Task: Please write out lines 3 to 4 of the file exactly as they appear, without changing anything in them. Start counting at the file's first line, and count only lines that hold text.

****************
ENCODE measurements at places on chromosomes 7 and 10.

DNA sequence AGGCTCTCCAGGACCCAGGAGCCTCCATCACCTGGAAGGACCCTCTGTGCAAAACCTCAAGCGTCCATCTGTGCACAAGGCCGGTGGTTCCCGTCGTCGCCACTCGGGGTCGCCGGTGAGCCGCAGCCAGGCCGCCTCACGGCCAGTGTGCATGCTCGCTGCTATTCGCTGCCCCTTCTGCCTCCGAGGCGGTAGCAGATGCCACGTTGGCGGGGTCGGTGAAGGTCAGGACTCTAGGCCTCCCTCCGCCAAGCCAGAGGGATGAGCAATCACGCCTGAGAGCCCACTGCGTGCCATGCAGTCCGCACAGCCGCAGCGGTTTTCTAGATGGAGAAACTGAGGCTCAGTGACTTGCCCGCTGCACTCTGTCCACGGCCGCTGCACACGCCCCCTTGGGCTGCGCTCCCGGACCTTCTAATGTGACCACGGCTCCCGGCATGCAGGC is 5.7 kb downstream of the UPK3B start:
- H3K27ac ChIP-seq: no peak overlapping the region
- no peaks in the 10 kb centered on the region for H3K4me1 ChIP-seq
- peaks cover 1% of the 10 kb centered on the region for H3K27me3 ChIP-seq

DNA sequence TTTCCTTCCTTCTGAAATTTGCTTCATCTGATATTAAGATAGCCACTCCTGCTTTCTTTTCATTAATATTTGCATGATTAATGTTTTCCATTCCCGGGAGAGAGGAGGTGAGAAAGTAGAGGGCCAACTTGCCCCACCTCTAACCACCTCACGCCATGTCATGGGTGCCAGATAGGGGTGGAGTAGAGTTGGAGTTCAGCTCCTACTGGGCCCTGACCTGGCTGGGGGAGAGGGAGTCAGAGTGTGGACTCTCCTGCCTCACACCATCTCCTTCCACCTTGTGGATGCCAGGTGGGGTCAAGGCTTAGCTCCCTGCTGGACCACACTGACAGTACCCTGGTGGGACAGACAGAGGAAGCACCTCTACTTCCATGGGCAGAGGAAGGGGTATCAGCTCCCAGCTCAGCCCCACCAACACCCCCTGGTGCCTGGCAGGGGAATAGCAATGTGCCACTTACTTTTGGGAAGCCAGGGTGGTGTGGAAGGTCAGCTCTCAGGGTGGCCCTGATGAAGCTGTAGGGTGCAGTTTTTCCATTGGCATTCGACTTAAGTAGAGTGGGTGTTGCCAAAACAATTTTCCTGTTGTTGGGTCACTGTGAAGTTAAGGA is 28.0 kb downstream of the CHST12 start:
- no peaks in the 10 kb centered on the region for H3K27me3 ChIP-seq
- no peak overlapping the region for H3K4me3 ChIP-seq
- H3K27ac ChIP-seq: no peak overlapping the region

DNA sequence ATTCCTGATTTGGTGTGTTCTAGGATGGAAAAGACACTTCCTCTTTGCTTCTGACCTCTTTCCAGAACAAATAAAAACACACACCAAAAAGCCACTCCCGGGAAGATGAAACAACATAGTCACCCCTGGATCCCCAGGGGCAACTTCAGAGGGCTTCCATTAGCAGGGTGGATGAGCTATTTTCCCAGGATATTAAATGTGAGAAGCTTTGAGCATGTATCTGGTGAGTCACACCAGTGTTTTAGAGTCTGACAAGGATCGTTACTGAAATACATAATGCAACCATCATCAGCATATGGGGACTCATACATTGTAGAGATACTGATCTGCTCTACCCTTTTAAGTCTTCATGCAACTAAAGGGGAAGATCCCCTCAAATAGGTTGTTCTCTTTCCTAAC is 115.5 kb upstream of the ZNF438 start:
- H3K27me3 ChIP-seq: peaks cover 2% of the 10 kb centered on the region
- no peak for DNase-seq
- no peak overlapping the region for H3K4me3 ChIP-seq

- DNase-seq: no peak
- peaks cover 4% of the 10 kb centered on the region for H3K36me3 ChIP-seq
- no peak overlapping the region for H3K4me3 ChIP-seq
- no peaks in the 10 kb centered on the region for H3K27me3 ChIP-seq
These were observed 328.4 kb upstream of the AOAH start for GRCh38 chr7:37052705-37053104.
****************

- H3K27ac ChIP-seq: no peak overlapping the region
- no peaks in the 10 kb centered on the region for H3K4me1 ChIP-seq